See chapter 1, “Emblems of Diversity: Yeats and the Great War,” and chapter 16, “Between Two Shadows: Kettle, Lynd and the Great War.” This collection of essays scopes out the historical and factual sources of much neglected and/or forgotten writing by Irish writers while examining the position and arguments of leading figures of the 1910s and 1920s.

  • Haughey, Jim. The First World War in Irish Poetry. London: Associated University Presses, 2002.

    Along with Brearton 2000, this is an essential guide to the subject and crucially explores many of the lesser-known poets, particularly those who returned to civilian life in the north of Ireland as the political crisis unfolded.

  • Kiberd, Declan. Inventing Ireland: The Literature of the Modern Nation. London: Jonathan Cape, 1995.

    An omnibus review of Irish writing in general, this study contains an important chapter on the subject of Irish literature and World War I.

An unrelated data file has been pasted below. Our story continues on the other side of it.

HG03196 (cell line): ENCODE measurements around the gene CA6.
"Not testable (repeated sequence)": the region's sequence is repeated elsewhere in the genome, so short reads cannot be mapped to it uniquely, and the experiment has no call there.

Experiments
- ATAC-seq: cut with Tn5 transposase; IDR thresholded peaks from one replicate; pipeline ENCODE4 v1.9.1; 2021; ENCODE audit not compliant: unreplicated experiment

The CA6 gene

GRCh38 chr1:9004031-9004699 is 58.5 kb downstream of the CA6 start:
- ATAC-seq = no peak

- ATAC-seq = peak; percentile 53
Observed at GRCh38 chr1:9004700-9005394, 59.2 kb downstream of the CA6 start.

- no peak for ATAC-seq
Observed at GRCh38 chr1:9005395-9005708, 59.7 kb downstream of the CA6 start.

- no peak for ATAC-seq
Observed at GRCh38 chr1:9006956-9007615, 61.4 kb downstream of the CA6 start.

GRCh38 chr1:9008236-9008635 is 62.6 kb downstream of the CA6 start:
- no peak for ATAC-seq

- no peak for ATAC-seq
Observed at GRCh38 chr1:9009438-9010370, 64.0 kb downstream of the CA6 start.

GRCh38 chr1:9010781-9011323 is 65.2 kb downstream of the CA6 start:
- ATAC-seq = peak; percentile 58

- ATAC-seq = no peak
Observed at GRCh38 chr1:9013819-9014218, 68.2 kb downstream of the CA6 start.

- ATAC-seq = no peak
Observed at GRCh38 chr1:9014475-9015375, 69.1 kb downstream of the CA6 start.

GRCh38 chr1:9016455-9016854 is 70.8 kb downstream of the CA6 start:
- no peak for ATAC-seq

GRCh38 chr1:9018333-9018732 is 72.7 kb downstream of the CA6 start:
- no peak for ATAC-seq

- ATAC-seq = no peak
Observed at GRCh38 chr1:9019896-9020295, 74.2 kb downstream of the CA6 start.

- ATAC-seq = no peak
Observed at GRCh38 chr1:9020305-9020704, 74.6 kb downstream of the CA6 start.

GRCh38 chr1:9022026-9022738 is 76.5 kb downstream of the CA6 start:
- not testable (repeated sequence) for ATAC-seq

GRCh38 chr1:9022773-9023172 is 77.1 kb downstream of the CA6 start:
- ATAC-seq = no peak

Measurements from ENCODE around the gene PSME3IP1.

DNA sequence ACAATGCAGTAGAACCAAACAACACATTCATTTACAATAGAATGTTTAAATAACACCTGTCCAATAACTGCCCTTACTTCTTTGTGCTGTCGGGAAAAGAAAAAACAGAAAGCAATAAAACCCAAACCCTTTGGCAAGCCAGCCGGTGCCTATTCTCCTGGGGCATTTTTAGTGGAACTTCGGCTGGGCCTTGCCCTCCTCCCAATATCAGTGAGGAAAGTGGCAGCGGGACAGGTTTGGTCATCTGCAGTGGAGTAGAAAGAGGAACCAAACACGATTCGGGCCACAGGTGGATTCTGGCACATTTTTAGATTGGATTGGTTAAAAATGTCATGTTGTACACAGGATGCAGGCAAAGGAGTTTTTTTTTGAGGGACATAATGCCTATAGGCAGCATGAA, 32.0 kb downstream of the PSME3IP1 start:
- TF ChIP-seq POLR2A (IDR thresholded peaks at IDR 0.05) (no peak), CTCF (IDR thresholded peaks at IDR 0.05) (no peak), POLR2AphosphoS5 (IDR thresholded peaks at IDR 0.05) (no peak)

• Longley, Edna. “The Rising, the Somme and Irish Memory.” In The Living Stream: Literature & Revisionism in Ireland. By Edna Longley, 69–85. Newcastle upon Tyne, UK: Bloodaxe, 1994.

    An important critical text that connects the two key historical moments of early-20th-century Ireland within Irish social, political, and literary consciousness in the later part of the 20th century.

  • Longley, Edna. “‘Monstrous Familiar Images’: Poetry and War, 1914–1923.” In Yeats and Modern Poetry. By Edna Longley, 106–144. Cambridge, UK: Cambridge University Press, 2013.

    This chapter forensically examines the imaginative relationship in Yeats between the ongoing matter of conflict of his time and the art of his poetry.

  • MacDonagh, John. “Let Ireland Weep: Poetry of Loss in the First World War.” Journal of Franco-Irish Studies 4.1 (2015): 1–11.

    A useful critical overview of the subject of “loss” in the work of leading Irish ports of war.

  • O’Toole, Tina, Gillian MacIntosh, and Muireann O’Cinneide. Women Writing War: Ireland, 1880–1922. Dublin: University College Dublin Press, 2016.

    An important collection of essays that includes Lucy Collins on “Winifred Letts and the Great War: A Poetics of Witness” (pp. 53–66).

  • Phillips, Terry. Irish Literature and the First World War: Culture, Identity and Memory. Bern, Switzerland: Peter Lang, 2015.

    A comprehensive and thorough history of the subject covering all the main poets and also lesser-known figures such as Winifred Letts.